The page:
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Amazon Temporarily Suspends Police Usage of its Facial Recognition Tech

By Donna Fuscaldo – Jun 11, 2020 at 9:34AM

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Amazon said it's putting a one-year moratorium on use by police as Congress works on regulation to govern the technology.

Amazon (AMZN -3.01%) has made the decision to temporarily stop providing its facial recognition technology to police departments. 

In a statement on its website, the tech stock said it is placing a one-year moratorium on police use of its Rekognition software. Amazon said it will continue to allow groups, including Thorn, the anti-human trafficking organization; the International Center for Missing and Exploited Children; and Marinus Analytics, which provides technology to fight human trafficking, to access its technology. 

A camera using facial recognition tech to scan a face.

IMAGE SOURCE: GETTY IMAGES.

"We've advocated that governments should put in place stronger regulations to govern the ethical use of facial recognition technology, and in recent days, Congress appears ready to take on this challenge," wrote Amazon. "We hope this one-year moratorium might give Congress enough time to implement appropriate rules, and we stand ready to help if requested." 

Amazon didn't give a reason why it's instituting the moratorium now, but it does come in the wake of the killing of George Floyd while in Minneapolis police custody. That has sparked two weeks of protests calling for an end to systemic racism and police brutality, prompting corporations to take a stand.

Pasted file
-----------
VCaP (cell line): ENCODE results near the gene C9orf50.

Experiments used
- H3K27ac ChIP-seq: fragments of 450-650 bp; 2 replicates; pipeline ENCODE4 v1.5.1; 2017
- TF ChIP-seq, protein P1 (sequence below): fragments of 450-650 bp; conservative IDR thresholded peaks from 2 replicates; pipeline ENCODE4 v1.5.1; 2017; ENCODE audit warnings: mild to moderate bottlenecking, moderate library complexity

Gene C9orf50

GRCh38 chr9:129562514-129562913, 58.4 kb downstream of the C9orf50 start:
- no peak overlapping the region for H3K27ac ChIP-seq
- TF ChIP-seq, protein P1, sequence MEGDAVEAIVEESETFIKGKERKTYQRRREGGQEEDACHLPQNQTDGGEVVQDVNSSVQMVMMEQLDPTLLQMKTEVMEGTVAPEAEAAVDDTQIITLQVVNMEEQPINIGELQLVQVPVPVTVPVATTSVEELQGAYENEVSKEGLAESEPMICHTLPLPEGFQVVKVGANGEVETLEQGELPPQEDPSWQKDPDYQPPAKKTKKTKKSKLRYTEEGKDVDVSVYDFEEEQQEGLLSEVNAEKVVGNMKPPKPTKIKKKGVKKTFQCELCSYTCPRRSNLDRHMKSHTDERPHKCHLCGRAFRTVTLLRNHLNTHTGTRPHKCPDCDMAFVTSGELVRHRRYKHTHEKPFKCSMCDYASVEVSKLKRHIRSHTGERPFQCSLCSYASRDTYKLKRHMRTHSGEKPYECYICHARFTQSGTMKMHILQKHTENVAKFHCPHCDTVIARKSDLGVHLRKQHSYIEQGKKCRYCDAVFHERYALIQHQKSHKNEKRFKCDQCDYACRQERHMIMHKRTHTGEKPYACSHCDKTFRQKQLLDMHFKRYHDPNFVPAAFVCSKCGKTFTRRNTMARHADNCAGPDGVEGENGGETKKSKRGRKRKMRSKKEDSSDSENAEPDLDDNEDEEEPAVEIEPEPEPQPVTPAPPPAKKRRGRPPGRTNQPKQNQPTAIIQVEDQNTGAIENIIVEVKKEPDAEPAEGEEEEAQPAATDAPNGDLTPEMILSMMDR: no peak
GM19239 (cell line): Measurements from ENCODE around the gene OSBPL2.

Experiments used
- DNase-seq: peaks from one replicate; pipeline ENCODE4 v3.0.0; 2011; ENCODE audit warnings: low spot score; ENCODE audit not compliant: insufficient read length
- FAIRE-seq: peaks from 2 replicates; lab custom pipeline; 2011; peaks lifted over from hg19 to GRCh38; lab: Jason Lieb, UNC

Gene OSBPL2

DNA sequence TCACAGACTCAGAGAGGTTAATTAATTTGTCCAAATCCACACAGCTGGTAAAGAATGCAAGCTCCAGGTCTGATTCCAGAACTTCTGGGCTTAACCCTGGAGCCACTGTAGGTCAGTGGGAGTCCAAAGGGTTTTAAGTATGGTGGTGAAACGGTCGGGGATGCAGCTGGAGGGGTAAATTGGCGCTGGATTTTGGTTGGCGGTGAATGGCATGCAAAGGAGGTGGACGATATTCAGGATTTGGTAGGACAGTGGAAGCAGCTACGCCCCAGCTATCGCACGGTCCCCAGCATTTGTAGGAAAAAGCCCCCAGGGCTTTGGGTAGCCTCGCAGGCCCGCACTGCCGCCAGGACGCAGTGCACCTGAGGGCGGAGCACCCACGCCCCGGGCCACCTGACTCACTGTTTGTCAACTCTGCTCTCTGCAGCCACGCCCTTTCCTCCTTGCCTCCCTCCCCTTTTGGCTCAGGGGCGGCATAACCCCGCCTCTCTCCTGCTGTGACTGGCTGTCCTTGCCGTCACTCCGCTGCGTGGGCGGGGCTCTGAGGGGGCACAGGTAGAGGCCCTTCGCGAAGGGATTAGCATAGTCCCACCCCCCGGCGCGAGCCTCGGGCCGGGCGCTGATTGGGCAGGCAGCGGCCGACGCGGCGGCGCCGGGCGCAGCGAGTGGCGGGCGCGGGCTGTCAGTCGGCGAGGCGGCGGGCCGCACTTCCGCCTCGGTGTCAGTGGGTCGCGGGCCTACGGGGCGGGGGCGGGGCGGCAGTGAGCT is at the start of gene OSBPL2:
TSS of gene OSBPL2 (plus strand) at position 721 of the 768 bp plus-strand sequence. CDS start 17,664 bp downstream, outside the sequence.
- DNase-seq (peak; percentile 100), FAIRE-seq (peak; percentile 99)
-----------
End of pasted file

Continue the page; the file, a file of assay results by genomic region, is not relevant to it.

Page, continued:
Facial recognition technology has been found to have built-in racial biases. In 2018, hundreds of Amazon employees sent a letter to CEO Jeff Bezos decrying its decision at the time to sell its facial recognition technology to law enforcement. It's not clear how many police departments use Amazon's technology today.

Amazon is joining IBM (IBM -2.08%) and other tech stocks in taking a stand against the technology. In a letter earlier this week, IBM announced it's getting out of the facial recognition software and analytics business. Back in March, Microsoft (MSFT -1.27%) said it was divesting its stake in a facial recognition start-up and vowed to no longer make minority investments in companies working on the technology. 

John Mackey, CEO of Whole Foods Market, an Amazon subsidiary, is a member of The Motley Fool's board of directors. Teresa Kersten, an employee of LinkedIn, a Microsoft subsidiary, is a member of The Motley Fool's board of directors. Donna Fuscaldo has no position in any of the stocks mentioned. The Motley Fool owns shares of and recommends Amazon and Microsoft and recommends the following options: long January 2021 $85 calls on Microsoft, short January 2021 $115 calls on Microsoft, short January 2022 $1940 calls on Amazon, and long January 2022 $1920 calls on Amazon. The Motley Fool has a disclosure policy.

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